“It took me way too long to realize that VCs would rather [invest in] a $1B business with a 90% margin than a $5B business with a 50% margin, even if capital requirements and growth were the same.”

Stefan Seltz-Axmacher, Starsky Robotics co-founder

Seltz-Axmacher wrote that plenty of brokers are willing to place freight on autonomous vehicles, but what limits the opportunity is the safety aspect.

“In January of 2019, our head of safety, our head of PR, and I gathered in a conference room for a strategy session. The issue: how could we make safety seem exciting enough to cover,” Seltz-Axmacher wrote. “A month earlier we had publicly released our VSSA [voluntary safety self-assessment], a highly technical document that detailed how we decided to approach safety. We had pitched it to a particularly smart reporter, but instead of covering it in detail, they mostly wrote about teleoperation. We left the meeting in a fluster — we couldn’t figure out how to make safety engineering sexy enough to garner its own reporting.

“And we never really figured out how,” he added.

Starsky worked hard at documenting and fixing system failures, Seltz-Axmacher noted, but he said investors don’t see, or value, that work.

“The problem is that all of that work is invisible. Investors expect founders to lie to them — so how are they to believe that the unmanned run we did actually only had a one in a million chance of [a fatal] accident? If they don’t know how hard it is to do unmanned, how do they know someone else can’t do it next week?” he wrote.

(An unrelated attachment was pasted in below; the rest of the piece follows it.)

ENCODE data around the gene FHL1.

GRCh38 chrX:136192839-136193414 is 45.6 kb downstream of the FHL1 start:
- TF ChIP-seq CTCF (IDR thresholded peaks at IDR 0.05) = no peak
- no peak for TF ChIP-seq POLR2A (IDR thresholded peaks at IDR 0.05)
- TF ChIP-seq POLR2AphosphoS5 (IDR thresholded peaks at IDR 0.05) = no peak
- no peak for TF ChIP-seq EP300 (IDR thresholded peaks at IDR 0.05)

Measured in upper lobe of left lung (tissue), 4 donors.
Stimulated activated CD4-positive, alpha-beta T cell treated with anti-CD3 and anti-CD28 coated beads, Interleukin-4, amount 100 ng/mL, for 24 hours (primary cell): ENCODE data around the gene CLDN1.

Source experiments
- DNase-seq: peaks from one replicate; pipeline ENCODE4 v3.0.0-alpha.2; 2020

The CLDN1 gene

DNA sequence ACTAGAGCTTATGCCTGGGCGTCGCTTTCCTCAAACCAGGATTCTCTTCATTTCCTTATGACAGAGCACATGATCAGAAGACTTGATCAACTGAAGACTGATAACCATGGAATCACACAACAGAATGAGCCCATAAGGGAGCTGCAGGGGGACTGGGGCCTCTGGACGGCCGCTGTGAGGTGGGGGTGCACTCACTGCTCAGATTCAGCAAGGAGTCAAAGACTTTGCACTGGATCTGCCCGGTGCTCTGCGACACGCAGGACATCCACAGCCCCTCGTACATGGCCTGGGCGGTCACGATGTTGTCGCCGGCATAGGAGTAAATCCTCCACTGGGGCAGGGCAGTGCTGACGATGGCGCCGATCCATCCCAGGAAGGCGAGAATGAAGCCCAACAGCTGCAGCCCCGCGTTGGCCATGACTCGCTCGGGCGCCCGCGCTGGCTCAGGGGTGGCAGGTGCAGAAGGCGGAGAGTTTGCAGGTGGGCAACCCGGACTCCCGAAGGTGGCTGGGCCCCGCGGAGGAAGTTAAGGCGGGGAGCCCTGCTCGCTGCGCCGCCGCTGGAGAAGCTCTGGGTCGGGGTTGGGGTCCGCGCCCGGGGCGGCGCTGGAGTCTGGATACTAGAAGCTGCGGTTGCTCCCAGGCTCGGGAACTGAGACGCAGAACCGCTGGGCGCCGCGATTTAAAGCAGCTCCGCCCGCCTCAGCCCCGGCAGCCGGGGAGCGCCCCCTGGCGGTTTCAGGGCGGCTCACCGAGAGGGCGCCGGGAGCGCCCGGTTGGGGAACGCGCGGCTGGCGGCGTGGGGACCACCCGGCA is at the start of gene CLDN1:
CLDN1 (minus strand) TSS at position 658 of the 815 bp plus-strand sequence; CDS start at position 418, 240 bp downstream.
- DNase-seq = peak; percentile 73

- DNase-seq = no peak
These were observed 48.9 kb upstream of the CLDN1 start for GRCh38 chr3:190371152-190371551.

What did get investors’ attention were competitors who invested in AI features.

“Decision makers which could sometimes decide to change lanes or could drive on surface streets (assuming they had sufficient map data). Really neat, cutting-edge stuff,” Seltz-Axmacher said. “Investors were impressed. It didn’t matter that that jump from ‘sometimes working’ to statistically reliable was 10–1000x more work.”

He said Starsky believed it didn’t need “true AI” to be a good business; in fact, Seltz-Axmacher believed Starsky could succeed developing the technology and then serving as the operator of the vehicles. Investors disagreed.

It didn’t help that the public stock offerings of WeWork, Uber and Lyft failed to impress and soured investors on technology companies.


“If we showed anything at Starsky, it’s that this is buildable if you religiously focus on getting the person out of the vehicle in limited-use cases. But it will need to be someone else to realize that vision.”

Stefan Seltz-Axmacher, Starsky Robotics co-founder

“Unfortunately, when investors cool on a space, they generally cool on the entire space,” Seltz-Axmacher wrote. “We also saw that investors really didn’t like the business model of being the operator, and that our heavy investment into safety didn’t translate for investors.”